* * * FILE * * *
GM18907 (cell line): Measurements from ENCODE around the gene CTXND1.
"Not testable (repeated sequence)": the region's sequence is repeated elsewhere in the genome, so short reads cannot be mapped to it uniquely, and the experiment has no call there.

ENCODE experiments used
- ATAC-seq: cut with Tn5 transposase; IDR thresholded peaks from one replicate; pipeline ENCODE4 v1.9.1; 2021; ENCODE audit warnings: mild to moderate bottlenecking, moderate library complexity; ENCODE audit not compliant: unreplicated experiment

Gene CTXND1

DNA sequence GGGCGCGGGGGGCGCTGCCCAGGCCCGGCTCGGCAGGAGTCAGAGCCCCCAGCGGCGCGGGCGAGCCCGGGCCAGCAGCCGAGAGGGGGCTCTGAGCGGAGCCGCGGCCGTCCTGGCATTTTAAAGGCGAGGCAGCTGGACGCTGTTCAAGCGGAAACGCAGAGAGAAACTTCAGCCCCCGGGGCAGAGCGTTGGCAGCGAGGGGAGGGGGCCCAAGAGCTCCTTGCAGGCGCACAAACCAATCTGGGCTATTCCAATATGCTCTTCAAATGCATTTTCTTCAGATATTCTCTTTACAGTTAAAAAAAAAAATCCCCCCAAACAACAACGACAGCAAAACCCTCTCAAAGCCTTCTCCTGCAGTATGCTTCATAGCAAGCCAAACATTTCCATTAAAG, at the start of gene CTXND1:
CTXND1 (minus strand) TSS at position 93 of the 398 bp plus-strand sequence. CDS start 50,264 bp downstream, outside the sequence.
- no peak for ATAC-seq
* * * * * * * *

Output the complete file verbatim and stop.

GM18907 (cell line): Measurements from ENCODE around the gene CTXND1.
"Not testable (repeated sequence)": the region's sequence is repeated elsewhere in the genome, so short reads cannot be mapped to it uniquely, and the experiment has no call there.

ENCODE experiments used
- ATAC-seq: cut with Tn5 transposase; IDR thresholded peaks from one replicate; pipeline ENCODE4 v1.9.1; 2021; ENCODE audit warnings: mild to moderate bottlenecking, moderate library complexity; ENCODE audit not compliant: unreplicated experiment

Gene CTXND1

DNA sequence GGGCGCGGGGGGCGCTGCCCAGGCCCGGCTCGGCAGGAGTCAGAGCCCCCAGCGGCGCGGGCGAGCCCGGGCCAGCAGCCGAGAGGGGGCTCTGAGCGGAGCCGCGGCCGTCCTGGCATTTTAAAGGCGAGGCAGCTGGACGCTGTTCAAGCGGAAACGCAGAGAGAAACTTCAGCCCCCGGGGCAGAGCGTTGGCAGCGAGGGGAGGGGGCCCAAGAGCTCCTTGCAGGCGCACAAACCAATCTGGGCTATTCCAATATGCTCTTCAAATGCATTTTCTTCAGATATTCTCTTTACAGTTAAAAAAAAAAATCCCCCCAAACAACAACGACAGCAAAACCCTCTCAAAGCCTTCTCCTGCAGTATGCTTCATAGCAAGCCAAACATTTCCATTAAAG, at the start of gene CTXND1:
CTXND1 (minus strand) TSS at position 93 of the 398 bp plus-strand sequence. CDS start 50,264 bp downstream, outside the sequence.
- no peak for ATAC-seq